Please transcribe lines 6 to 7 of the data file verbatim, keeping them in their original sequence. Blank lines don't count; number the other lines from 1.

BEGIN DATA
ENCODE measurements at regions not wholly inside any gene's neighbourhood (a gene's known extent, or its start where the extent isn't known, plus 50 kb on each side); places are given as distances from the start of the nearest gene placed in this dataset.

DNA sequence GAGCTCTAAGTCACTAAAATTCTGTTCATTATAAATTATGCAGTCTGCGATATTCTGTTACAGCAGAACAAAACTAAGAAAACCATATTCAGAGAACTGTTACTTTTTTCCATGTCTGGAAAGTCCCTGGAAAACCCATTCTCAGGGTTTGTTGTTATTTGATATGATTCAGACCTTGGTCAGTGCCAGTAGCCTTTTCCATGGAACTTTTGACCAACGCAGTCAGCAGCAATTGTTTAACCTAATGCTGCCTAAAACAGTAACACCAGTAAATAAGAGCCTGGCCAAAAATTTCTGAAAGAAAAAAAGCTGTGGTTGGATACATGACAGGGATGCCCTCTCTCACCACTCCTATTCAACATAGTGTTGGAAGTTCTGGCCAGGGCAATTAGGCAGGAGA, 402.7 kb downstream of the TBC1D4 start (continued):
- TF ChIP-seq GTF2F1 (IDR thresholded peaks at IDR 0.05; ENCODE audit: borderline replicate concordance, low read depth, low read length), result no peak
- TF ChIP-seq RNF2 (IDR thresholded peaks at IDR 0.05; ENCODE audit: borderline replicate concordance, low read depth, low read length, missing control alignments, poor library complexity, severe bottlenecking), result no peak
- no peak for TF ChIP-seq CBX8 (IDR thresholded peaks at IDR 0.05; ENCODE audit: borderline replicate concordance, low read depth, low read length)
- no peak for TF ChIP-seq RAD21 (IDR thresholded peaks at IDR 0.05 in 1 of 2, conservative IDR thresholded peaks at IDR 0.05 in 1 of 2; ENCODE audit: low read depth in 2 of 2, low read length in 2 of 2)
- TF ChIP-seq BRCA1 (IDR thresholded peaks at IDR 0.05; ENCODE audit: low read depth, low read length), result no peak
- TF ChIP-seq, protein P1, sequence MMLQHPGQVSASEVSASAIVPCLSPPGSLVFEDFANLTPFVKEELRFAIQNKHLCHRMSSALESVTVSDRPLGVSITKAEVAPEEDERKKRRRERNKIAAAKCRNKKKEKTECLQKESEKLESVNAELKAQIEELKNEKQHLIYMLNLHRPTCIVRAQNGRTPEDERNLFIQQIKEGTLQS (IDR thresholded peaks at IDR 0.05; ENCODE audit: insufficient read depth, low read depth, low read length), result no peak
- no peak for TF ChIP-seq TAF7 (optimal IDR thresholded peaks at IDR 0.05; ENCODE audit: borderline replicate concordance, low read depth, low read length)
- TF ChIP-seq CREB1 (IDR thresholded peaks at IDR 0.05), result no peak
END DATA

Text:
- no peak for TF ChIP-seq RAD21 (IDR thresholded peaks at IDR 0.05 in 1 of 2, conservative IDR thresholded peaks at IDR 0.05 in 1 of 2; ENCODE audit: low read depth in 2 of 2, low read length in 2 of 2)
- TF ChIP-seq BRCA1 (IDR thresholded peaks at IDR 0.05; ENCODE audit: low read depth, low read length), result no peak